The regulator: Who paysfor financial engineering?

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The Italian retail investment markets have witnessed significant financial product innovation over recent years, as banks and insurance companies have become increasingly interested in the opportunities offered by securities markets.

But those new products are also throwing up some challenging regulatory issues. The engineering of structured products must be carefully analysed; in particular, Italian regulators are scrutinising the issues of fair disclosure of risk and the compliance by financial intermediaries with the rules of conduct in both the primary and secondary markets for structured products.

The new products we see entering the retail market, while they are undoubtedly commercially appealing, are structured so that it is hard to assess their fair value. And the cost of engineering these products, borne by the end-investors, does not necessarily pay for a professional financial risk management assessment carried out for their benefit. Instead, pricing represents the shifting of the intermediaries’ risk on to investors. Investors are not able to recognise this risk pricing issue because of the lack of disclosure of the fair value of these structured products.

Because the risk/return features of financial products are becoming more opaque, Consob must intervene to enforce the rules of conduct and carry out those enforcement duties whenever necessary and appropriate.

As Consob’s chairman Luigi Spaventa announced at the time of the agency’s last annual report, Consob will target its activities at ensuring a fair quantification and disclosure of the risk/return features of financial products. As a result, it will require intermediaries to structure their internal proceedings to comply with the regulatory principles and criteria necessary to achieve this goal. Only a thorough quantitative analysis, coupled with a thorough risk management procedure, will enable intermediaries to provide a fair disclosure of the risk/return features of financial products. Not only will this enable investors to make fully informed decisions, but Consob’s supervision will become more objective and the activities of intermediaries will be readily verifiable in light of the general principles of fairness and transparency.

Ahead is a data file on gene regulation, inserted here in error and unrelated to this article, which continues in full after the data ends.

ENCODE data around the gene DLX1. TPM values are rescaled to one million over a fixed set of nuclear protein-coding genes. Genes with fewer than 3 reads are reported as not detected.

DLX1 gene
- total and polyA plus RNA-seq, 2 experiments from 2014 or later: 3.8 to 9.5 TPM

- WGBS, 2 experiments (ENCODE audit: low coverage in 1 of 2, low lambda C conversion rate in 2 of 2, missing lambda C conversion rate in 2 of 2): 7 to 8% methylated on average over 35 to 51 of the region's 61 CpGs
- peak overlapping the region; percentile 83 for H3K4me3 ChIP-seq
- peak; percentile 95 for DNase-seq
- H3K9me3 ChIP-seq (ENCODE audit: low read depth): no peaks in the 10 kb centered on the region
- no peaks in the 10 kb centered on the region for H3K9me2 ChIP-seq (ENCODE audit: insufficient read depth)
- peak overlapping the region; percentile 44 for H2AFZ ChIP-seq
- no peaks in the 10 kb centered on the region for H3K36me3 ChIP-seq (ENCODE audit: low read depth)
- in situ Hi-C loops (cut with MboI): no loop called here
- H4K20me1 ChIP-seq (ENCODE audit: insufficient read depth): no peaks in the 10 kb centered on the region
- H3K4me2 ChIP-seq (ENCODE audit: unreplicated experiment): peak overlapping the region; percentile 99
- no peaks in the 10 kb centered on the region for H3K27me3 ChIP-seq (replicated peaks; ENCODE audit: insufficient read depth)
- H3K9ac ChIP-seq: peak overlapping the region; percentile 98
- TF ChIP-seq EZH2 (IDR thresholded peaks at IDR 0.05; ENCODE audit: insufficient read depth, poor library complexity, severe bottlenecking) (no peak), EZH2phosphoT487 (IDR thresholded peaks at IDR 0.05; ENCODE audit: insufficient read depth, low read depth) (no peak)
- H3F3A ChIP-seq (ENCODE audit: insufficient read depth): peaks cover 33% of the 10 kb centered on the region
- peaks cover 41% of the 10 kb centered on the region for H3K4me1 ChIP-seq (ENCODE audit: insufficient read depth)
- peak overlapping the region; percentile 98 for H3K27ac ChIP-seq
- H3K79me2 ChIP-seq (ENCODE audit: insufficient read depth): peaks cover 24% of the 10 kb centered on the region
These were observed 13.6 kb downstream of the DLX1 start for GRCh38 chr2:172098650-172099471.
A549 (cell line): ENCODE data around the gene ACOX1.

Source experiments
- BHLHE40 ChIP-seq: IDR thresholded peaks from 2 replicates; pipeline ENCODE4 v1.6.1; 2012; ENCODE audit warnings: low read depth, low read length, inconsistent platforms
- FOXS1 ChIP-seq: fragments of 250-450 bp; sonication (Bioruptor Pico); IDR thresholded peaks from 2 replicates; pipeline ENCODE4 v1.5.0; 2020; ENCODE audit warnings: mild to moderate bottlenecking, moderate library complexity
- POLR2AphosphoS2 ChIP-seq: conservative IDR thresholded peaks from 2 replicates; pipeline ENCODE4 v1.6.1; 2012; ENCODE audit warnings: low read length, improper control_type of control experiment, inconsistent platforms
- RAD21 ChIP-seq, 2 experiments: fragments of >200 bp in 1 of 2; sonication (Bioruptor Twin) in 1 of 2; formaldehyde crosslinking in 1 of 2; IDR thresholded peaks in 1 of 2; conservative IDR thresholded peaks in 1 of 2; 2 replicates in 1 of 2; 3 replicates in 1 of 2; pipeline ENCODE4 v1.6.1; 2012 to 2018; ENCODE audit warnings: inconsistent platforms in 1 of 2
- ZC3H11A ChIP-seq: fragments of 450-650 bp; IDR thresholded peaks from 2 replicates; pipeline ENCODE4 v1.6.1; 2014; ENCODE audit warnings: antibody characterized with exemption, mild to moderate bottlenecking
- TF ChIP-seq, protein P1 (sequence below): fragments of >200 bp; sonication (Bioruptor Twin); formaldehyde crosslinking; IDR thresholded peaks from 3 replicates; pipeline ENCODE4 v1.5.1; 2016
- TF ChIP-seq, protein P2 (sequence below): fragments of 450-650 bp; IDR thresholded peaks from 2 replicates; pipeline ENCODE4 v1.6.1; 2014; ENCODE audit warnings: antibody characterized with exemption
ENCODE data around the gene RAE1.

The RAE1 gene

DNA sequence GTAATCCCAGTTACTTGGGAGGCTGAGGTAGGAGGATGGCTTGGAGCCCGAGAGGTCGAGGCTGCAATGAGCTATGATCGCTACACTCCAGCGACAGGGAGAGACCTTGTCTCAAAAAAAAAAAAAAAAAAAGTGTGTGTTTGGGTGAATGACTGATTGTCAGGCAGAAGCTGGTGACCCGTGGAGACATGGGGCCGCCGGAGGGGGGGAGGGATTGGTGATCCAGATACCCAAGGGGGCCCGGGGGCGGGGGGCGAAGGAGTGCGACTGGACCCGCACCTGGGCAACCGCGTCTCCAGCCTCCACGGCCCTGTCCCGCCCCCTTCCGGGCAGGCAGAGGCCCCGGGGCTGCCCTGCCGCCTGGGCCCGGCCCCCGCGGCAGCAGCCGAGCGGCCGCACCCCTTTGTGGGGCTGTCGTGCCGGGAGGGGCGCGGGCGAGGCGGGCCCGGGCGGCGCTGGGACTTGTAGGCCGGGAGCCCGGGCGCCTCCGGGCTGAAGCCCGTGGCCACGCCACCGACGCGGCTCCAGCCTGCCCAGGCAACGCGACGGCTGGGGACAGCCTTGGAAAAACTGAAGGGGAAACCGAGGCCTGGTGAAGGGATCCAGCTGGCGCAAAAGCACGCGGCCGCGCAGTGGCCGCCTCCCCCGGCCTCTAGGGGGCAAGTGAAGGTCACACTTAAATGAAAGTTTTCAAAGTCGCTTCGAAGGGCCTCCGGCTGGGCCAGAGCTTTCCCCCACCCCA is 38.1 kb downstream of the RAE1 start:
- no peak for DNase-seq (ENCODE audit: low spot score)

This new outlook requires traditional regulatory surveillance activity, focused on a formalised relationship between intermediaries’ activities and statutory rules and administrative regulations, to be abandoned. In the case of structured products this means, for example, that we cannot achieve a sufficient level of transparency simply through a contractual arrangement that guarantees the principal. We also have to have full disclosure of the risk management tools used by the intermediary to achieve that guarantee. And we must have full disclosure of how those tools might affect the return to the investor.

So it is crucial that investors are provided with a new way of analysing and effectively quantifying the risk/return features of financial structured products. There is some progress here. In Italy, investors can access a stochastic calculator on the Consob website, and there are also initiatives by the securities industry in the development of synthetic risk indicators.

To sum up: quantitative evaluations and the full disclosure of risk/return features are needed to determine the adequacy of a structured investment product, and the fairness of the conduct of the financial intermediary towards investors.

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